Theophanu


Theophanu

Theophanu (960 – June 15, 991) (Greek: Θεοφανώ Theophano), also spelled Theophania, Theophana or Theophano, was born in Constantinople, and was the wife of Otto II, Holy Roman Emperor.

Family

Otto I, Holy Roman Emperor had requested a Greek princess for his son, Otto, to seal a treaty between the Holy Roman Empire and the Byzantine Empire. The unwise reference by the pope to the ruler in Constantinople as "Greek" in a letter while Otto's ambassador, Liudprand of Cremona had been in Byzantine had destroyed the first round of negotiations. With the ascension of a new emperor who had not been personally been referred to other than as Roman Emperor, the treaty negotiations were able to resume. Theophanu duly arrived in 972, arriving in grand style with a magnificent escort and bearing great treasure. However, according to the chronicler Thietmar, she was not the "virgo desiderata", the Imperial princess, that was expected. Theophanu is identified in the marriage contract as the "neptis" (niece or granddaughter) of Emperor John I Tzimisces (Ιωάννης Ι Τσιμισκής). John Tzimisces married Theodora, the sister of Romanus II.

At one time it was believed Theophanu was the daughter of the Emperor Romanos II and his consort Theophano, but no mention is made of her being "porphyrogenita" (πορφυρογέννητη), purple-born, nor are her parents identified. It is unlikely that Theophanu was the daughter of any emperor.

Current research holds that her father was Konstantinos Skleros (Κωνσταντίνος Σκληρός), brother of the pretender Bardas Skleros (Βάρδας Σκληρός) and her mother was Sophia Phokaina (Σοφία Φώκαινα), niece of Emperor Nikephoros II (Νικηφόρος ΙΙ). Her father's sister of Maria Skleraina (Μαρία Σκλήραινα) was the first wife of Tzimisces'. Accordingly she was of Armenian descent.

Marriage and children

Theophanu and Otto were married by Pope John XIII on April 14, 972 at Saint Peter's and she was crowned the same day in Rome. Their children were:

* Adelaide, Abbess of Quedlinburg, born November or December 977, died 1040.
* Sophia, Abbess of Gandersheim and Essen, born 978, died 1039.
* Matilda, born 979, died 1025; who married Ezzo, count palatine of Lotharingia
* Otto III, Holy Roman Emperor, born June or July 980
* A daughter, a twin to Otto, who died before October 8, 980

Life as Empress

Theophanu accompanied her husband on all his journeys, and issued diplomas in her own name as Empress. It is known she was frequently at odds with her mother-in-law, Adelaide of Italy, and this caused an estrangement between Otto II and Adelaide. According to Odilo, Abbot of Cluny, Adelaide was very happy when "that Greek woman" died.

Albert of Metz describes Theophanu as being an unpleasant and talkative woman. Theophanu was also criticized for her decadence, which manifested in her bathing once a day and introducing luxurious garments and jewelry into Germany. She is credited with introducing the fork to Western Europe - chronographers mention the astonishment she caused when she "used a golden double prong to bring food to her mouth" instead of using her hands as was the norm. "The theologian Peter Damian even asserts that Theophanu had a love affair with John Philagathos, a Greek monk who briefly reigned as Antipope John XVI.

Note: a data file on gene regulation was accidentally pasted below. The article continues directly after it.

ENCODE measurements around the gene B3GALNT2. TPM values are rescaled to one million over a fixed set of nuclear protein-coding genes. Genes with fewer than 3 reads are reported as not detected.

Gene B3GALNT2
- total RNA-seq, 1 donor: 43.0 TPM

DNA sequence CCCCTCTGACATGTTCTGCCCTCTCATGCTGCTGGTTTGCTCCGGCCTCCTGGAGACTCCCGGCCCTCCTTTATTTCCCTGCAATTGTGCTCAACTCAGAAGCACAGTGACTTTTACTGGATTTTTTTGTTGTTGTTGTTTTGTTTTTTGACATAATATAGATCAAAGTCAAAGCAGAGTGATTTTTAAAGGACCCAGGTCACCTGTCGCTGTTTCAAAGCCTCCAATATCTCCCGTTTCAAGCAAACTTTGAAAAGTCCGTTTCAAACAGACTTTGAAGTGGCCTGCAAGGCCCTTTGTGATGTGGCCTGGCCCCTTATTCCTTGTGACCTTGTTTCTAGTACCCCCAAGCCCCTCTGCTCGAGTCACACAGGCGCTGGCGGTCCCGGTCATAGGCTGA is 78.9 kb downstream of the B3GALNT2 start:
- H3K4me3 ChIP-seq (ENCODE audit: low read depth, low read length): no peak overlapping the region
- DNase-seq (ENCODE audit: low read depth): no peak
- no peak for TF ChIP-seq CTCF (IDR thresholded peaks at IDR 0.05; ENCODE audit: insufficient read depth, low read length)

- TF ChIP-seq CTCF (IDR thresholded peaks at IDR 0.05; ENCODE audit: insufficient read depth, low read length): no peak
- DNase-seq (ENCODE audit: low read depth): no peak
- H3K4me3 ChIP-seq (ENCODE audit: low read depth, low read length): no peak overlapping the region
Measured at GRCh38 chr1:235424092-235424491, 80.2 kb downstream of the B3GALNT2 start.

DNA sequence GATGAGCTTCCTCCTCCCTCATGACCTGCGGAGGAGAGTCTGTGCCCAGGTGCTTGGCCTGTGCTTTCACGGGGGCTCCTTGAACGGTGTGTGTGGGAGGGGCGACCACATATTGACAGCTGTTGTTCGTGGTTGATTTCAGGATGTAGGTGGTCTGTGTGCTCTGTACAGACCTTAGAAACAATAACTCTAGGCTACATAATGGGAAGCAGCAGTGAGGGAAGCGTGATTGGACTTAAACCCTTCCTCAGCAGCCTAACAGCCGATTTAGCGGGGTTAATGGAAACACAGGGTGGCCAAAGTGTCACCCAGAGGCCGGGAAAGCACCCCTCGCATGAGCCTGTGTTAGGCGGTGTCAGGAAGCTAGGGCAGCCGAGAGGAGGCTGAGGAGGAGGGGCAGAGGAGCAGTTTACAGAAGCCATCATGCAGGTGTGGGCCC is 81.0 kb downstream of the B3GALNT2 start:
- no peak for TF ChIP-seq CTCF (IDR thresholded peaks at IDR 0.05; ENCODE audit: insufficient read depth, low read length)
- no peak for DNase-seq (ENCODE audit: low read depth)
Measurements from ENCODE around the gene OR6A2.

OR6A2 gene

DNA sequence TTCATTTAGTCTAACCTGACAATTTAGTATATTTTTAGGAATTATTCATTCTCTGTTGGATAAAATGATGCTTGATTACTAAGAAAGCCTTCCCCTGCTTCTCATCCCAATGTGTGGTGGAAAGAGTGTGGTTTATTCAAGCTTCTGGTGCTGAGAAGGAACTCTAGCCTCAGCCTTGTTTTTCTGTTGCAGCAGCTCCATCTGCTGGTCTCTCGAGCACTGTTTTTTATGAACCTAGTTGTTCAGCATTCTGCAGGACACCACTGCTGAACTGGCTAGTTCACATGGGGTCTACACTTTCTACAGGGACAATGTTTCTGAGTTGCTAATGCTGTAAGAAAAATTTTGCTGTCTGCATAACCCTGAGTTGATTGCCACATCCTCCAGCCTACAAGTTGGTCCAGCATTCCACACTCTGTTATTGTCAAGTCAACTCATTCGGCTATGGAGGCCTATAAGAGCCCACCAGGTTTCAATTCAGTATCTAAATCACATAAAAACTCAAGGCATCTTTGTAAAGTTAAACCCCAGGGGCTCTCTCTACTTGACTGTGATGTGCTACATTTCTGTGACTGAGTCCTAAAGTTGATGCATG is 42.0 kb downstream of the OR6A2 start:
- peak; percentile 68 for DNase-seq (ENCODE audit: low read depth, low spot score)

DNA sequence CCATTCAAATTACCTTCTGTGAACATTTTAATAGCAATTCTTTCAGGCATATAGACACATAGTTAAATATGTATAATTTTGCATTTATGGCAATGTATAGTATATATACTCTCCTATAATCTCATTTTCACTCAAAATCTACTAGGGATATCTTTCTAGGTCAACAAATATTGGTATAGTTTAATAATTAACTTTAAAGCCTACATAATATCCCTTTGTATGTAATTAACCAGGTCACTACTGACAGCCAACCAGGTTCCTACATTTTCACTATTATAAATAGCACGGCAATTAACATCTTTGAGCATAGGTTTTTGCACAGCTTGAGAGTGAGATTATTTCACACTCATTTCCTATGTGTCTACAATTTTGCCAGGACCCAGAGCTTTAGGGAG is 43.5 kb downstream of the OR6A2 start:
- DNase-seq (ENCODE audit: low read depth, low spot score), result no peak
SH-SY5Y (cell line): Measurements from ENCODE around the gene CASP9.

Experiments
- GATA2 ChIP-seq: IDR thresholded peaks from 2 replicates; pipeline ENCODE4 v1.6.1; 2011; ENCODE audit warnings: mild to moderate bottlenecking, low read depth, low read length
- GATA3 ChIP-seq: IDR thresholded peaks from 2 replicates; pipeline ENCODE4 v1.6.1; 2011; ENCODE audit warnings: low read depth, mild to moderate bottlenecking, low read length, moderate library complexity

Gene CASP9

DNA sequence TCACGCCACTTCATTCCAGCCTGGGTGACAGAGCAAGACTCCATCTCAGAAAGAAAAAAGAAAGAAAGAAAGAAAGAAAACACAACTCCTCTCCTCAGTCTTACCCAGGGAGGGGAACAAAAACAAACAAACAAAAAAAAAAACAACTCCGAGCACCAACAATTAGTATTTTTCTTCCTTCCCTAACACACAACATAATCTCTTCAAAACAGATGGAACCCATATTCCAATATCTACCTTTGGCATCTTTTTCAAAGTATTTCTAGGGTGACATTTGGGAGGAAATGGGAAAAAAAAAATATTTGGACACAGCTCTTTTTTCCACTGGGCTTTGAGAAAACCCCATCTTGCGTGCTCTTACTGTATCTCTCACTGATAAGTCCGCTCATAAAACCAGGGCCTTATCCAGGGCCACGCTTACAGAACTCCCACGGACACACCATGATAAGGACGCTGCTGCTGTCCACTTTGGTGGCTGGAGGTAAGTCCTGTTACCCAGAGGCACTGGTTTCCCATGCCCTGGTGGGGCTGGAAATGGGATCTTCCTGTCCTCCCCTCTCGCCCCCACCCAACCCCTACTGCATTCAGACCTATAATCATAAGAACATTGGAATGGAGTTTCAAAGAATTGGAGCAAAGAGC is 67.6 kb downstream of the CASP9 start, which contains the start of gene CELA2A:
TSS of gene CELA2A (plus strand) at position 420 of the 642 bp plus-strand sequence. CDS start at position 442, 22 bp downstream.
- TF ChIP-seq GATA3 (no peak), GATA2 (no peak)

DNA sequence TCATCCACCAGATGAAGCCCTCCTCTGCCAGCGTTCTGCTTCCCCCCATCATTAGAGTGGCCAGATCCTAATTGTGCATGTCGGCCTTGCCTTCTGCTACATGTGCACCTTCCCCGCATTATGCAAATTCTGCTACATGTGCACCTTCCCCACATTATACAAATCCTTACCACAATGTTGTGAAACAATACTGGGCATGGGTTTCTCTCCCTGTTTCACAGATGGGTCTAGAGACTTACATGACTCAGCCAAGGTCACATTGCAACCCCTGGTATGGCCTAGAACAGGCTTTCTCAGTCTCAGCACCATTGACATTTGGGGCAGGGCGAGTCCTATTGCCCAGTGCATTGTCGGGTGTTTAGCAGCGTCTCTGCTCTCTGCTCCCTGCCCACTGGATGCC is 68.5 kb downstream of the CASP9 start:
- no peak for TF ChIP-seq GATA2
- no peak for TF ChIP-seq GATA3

Otto II died suddenly on December 7, 983 and was buried in Rome. That Christmas Theophanu had their three-year-old son crowned as Otto III, with herself ruling as Empress Regent on his behalf. Henry II, Duke of Bavaria seized Otto in spring 984, but was forced to surrender the child to his mother. With the cooperation of Willigis, Archbishop of Mainz, and Hildebald, Bishop of Worms, Theophanu reigned until her death in 991.

She was buried in the church of Saint Pantaleon at Cologne. The chronicler Thietmar eulogized her as follows: "Though [Theophanu] was of the weak sex she possessed moderation, trustworthiness, and good manners. In this way she protected with male vigilance the royal power for her son, friendly with all those who were honest, but with terrifying superiority against rebels"."

Because Otto III was still a child, his grandmother Adelaide of Italy took over the regency until Otto III became old enough to rule on his own.

ources

* Davids, Adelbert. "The Empress Theophano: Byzantium and the West at the turn of the first millennium", 2002. ISBN 0-521-52467-9
* Hans K. Schulze, [http://www.uni-marburg.de/fb06/mag/aktuelles/news/theophanu Die Heiratsurkunde der Kaiserin Theophanu] , Hannover 2007 ISBN 978-3-7752-6124-1

External links

* [http://www.findagrave.com/cgi-bin/fg.cgi?page=gr&GRid=10023171 Find-A-Grave biography]


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